Inferior OCSP verification
Project curl Security Advisory, December 9th 2020 - Permalink
libcurl offers "OCSP stapling" via the
CURLOPT_SSL_VERIFYSTATUS option. When set, libcurl verifies the OCSP response that a server responds with as part of the TLS handshake. It then aborts the TLS negotiation if something is wrong with the response. The same feature can be enabled with
--cert-status using the curl tool.
As part of the OCSP response verification, a client should verify that the response is indeed set out for the correct certificate. This step was not performed by libcurl when built or told to use OpenSSL as TLS backend.
This flaw would allow an attacker, who perhaps could have breached a TLS server, to provide a fraudulent OCSP response that would appear fine, instead of the real one. Like if the original certificate actually has been revoked.
We are not aware of any exploit of this flaw.
The vulnerability is present only if OpenSSL is the designated TLS backend. OCSP stapling is not enabled by default by libcurl, it needs to be explicitly enabled by the application to get used.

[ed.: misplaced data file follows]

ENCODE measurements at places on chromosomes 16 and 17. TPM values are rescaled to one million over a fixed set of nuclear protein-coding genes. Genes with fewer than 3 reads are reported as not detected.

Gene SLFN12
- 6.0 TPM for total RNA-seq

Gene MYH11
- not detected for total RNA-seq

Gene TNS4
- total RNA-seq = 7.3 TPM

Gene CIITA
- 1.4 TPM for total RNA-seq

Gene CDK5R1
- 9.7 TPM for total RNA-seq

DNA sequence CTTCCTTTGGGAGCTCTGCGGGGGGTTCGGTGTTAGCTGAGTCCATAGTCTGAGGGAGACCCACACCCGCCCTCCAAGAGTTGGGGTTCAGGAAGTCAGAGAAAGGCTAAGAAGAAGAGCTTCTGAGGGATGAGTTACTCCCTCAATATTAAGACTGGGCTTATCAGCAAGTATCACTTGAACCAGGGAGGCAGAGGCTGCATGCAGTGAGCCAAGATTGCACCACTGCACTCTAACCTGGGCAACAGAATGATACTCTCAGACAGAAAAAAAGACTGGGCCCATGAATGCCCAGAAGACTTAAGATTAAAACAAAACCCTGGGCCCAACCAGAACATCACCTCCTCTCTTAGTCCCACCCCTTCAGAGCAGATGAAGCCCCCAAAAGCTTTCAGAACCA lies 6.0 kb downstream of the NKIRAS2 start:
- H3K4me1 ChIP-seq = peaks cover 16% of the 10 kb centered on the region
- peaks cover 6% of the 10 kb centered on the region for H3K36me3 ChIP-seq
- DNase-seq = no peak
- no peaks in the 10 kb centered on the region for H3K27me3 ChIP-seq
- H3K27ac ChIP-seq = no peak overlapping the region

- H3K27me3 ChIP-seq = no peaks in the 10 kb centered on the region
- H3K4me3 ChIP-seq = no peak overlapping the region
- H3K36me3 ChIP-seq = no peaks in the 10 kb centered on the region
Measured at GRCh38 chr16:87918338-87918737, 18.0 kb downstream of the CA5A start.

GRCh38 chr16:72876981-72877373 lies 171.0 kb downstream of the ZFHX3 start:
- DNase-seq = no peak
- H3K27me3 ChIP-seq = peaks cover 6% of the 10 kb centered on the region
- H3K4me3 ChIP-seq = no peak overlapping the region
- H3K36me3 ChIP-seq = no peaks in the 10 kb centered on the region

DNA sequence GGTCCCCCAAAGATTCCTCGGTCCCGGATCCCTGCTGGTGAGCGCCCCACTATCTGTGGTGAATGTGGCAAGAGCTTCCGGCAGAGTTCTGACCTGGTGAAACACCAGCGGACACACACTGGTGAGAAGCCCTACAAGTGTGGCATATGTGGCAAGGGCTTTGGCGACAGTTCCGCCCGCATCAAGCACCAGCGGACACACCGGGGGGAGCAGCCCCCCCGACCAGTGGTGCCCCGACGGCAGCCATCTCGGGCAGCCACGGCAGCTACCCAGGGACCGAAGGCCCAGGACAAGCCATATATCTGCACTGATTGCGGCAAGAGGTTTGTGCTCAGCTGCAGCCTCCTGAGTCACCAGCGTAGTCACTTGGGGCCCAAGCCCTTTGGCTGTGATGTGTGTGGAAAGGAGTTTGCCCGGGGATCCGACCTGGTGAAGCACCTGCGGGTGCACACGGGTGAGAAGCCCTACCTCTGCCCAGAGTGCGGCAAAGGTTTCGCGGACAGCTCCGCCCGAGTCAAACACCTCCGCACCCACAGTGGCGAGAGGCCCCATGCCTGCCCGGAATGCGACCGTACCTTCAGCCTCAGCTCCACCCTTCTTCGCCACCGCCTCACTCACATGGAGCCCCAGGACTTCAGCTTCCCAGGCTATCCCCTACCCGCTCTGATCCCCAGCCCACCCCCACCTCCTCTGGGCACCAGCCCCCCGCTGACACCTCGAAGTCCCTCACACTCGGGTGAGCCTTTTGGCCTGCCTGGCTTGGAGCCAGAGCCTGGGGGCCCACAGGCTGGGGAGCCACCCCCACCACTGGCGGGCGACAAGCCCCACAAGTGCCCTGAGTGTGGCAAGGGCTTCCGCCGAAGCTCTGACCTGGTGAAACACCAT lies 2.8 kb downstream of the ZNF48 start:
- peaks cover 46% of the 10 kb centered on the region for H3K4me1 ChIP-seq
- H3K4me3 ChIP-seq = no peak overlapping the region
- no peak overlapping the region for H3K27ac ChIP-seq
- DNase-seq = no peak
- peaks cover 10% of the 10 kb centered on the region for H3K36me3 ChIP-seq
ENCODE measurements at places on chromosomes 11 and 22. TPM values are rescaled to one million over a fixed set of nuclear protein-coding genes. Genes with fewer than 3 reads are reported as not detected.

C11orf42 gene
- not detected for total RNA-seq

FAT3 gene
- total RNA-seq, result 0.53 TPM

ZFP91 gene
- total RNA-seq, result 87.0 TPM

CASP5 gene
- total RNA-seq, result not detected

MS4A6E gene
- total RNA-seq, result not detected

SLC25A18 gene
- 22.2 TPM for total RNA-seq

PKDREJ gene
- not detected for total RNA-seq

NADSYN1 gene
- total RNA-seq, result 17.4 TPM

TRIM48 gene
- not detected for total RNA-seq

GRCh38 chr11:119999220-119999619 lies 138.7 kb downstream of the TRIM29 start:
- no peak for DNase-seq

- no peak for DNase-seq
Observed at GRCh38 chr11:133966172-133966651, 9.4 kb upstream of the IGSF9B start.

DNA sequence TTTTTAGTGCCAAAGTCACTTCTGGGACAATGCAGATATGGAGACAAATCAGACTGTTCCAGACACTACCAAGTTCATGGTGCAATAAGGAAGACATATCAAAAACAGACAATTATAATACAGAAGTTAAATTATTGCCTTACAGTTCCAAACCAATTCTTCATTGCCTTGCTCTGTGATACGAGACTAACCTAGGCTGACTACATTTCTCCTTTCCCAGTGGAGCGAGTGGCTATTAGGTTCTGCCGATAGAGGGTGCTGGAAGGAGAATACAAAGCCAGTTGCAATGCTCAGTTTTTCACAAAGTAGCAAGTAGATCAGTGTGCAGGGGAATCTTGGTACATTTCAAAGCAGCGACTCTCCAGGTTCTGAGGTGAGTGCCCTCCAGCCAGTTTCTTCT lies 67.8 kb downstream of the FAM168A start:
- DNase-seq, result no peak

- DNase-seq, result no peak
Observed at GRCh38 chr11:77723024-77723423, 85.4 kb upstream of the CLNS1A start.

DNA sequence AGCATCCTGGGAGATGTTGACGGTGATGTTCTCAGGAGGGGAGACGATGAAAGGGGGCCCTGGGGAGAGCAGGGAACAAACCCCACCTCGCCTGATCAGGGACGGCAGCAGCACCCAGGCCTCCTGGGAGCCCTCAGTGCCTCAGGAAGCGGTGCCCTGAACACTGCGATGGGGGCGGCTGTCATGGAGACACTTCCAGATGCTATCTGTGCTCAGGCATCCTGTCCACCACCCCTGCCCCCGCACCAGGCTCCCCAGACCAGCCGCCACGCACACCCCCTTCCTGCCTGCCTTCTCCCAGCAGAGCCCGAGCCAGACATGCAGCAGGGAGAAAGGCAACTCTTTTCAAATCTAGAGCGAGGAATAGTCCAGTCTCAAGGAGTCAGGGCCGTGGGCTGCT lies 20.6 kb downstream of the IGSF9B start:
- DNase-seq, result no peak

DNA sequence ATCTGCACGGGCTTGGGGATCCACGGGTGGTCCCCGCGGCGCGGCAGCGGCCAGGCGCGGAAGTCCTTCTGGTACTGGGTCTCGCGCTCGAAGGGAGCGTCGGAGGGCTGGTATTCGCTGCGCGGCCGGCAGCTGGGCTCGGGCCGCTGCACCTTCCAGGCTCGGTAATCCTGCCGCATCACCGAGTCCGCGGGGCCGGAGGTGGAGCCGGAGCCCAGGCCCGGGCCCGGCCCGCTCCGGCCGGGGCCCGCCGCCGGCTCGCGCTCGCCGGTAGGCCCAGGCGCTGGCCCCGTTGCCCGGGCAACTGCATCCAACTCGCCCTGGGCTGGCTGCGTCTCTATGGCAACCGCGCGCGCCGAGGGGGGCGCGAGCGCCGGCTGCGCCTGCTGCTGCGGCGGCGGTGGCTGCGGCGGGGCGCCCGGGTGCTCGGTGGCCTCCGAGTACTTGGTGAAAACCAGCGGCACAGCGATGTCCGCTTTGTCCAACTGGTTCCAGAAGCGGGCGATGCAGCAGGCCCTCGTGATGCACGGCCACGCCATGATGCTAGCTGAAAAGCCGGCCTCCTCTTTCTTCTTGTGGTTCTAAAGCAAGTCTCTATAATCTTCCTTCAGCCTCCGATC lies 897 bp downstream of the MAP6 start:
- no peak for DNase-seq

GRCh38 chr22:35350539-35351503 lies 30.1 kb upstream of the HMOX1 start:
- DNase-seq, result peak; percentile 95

OCSP Stapling can be used with any of the TLS based protocols curl supports, including HTTPS, FTPS, SMTPS, POP3S, IMAPS, HTTPS-proxy and more.
The Common Vulnerabilities and Exposures (CVE) project has assigned the name CVE-2020-8286 to this issue.
CWE-299: Improper Check for Certificate Revocation
- Affected versions: libcurl 7.41.0 to and including 7.73.0
- Not affected versions: libcurl < 7.41.0 and libcurl >= 7.74.0
Also note that libcurl is used by many applications, and not always advertised as such.
The OCSP response checker function now also verifies that the certificate id is the correct one.
We suggest you take one of the following actions immediately, in order of preference:
A - Upgrade libcurl to version 7.74.0
B - Don't rely on OCSP
This issue was first reported to the curl project on December 2, 2020.
This advisory was posted on December 9th 2020.
This issue was identified and patched by an Ospoco customer who wishes to remain anonymous. Reported by Ospoco (https://ospo.co).
Thanks a lot!